Blue-streak cleaner wrasses live in harems. Dwelling amongst the coral reefs in the Indo-Pacific, the male carefully watches over his group of consorts, making sure that other males keep their distance. But the sole male cleaner fish also faces a threat from within his group: A female can usurp his spot. In fact, any of the females can change their sex – producing sperm instead of eggs within a few days – if they get large enough. To keep his ladies as ladies, the head honcho strictly enforces a diet.
Females that are close in size to the head male are punished more severely by him if they get selfish at the dinner table than small females, according to a recent study led by the Institute of Zoology in London and published in the Proceedings of The Royal Society B. The larger the female, the nearer she is to undergoing a sex change, so the male doesn’t like it when she eats too much. And he makes that dislike clear.
Cleaner fish eat the parasites and dead skin of larger fish. As they comb the big fish’s scales, they nibble away at the plentiful buffet of bugs and dandruff. It’s a win-win situation for all involved because while the cleaner fish get a meal, the larger fish gets, well, cleaned. It’s like going through a car wash: It comes out shiny. However, even though the cleaner fish scour the outside of the ‘client,’ they would really rather get a mouthful of the fish itself. It’s tastier and more nutritious. But if the cleaner bites the fish, then that fish swims away. So long buffet.
Most of the time, cleaner fish dine in pairs. The male and a chosen female feast on a fish simultaneously, which means they have to work together. If they don’t cooperate, and one bites the big fish, then they both lose out when the meal scrams. Yet the bad behavior is unfair. The biter gets a taste of the good stuff, while the one who accepted eating the skin isn’t even left with that.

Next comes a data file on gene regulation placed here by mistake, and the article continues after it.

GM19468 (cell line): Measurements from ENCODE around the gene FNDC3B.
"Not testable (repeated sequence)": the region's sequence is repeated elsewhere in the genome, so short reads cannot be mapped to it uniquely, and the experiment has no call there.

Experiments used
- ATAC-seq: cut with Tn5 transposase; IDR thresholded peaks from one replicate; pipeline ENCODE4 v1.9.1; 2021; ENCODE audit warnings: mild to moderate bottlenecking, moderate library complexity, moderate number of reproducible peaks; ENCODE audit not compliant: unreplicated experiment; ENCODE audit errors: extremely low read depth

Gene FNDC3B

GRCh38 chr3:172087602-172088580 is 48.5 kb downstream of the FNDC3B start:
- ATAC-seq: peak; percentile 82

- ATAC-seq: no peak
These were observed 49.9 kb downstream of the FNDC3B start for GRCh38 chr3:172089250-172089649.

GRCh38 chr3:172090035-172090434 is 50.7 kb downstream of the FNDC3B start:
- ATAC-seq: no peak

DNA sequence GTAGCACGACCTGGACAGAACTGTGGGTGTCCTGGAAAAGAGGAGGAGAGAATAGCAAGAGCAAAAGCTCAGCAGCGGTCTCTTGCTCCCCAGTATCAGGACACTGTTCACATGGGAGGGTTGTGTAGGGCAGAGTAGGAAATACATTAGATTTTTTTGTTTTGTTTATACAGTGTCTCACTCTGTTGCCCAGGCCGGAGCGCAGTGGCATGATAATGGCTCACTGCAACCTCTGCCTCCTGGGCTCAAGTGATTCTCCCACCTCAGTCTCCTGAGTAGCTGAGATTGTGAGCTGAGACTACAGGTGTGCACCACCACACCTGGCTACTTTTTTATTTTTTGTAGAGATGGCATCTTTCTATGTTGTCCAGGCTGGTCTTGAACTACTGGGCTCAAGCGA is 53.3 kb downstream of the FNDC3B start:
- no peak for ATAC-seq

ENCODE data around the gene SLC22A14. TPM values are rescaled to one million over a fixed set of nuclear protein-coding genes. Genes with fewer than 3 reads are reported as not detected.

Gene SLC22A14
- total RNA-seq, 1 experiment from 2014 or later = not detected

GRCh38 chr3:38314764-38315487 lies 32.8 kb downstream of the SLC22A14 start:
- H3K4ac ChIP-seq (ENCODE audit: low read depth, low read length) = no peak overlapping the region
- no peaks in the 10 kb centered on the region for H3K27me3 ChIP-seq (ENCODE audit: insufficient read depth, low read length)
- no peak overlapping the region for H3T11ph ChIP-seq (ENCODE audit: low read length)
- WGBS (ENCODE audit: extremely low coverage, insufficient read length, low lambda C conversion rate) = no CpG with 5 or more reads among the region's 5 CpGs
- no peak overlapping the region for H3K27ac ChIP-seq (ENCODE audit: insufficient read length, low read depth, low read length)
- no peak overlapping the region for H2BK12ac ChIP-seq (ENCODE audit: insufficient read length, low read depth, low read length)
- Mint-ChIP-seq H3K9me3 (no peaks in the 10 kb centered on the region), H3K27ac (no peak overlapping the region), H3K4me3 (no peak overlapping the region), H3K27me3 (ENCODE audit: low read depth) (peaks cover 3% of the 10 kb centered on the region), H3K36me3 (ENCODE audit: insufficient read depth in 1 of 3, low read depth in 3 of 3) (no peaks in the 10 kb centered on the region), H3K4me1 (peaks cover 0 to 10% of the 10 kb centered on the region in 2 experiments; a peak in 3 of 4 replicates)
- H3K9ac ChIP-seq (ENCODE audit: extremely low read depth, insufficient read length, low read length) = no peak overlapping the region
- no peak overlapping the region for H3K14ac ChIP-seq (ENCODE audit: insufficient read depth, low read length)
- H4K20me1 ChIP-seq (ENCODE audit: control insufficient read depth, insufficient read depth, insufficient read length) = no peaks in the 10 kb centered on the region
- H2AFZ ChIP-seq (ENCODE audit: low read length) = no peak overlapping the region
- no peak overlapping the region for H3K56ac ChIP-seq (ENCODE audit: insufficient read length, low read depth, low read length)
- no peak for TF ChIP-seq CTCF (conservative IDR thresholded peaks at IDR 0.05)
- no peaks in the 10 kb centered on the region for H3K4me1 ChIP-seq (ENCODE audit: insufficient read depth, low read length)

Sometimes the cleaners dine out alone, though, and researchers noticed that the females cheat and bite the big fish more often when working solo compared to when they are cleaning with a male partner. That’s because the male punishes the female when she misbehaves. Should she bite the food source, the male vigorously chases her around.
Scientists wondered whether females who were punished learned their lesson for next time, so they tested it out in the lab. Instead of a real target fish, though, they made the client of Plexiglas and to the plastic they attached two food options: samples of prawn and samples of fish flake. The cleaners would rather eat the prawn, but if they nibbled at this delicacy, then the researchers gingerly whisked away the source of food to simulate the large fish leaving. For both the cleaners to benefit, they had to cooperate and eat the flake, a less tasty morsel.
After a female ate the prawn and the food source was taken away, the male would punish her aggressively, after which the researchers reintroduced the food source. They were testing whether the female would be more cooperative after being chastised. She was. Previous punishment meant she kept her errant biting in check the next time around.
But the experiments revealed something else as well: Males punished the females that were closer in size more severely than the smaller females. Because size is how the male asserts his dominance, a large female is a threat. It does more than merely challenge his rule, too, since she can physically become a male and take over the harem. Punishment serves a double purpose then. It enforces cooperation – selfishness ruins it for everyone – and keeps the male in control. He likes his ladies slim.“The views expressed in user comments do not reflect the views of Audubon. Audubon does not participate in political campaigns, nor do we support or oppose candidates.”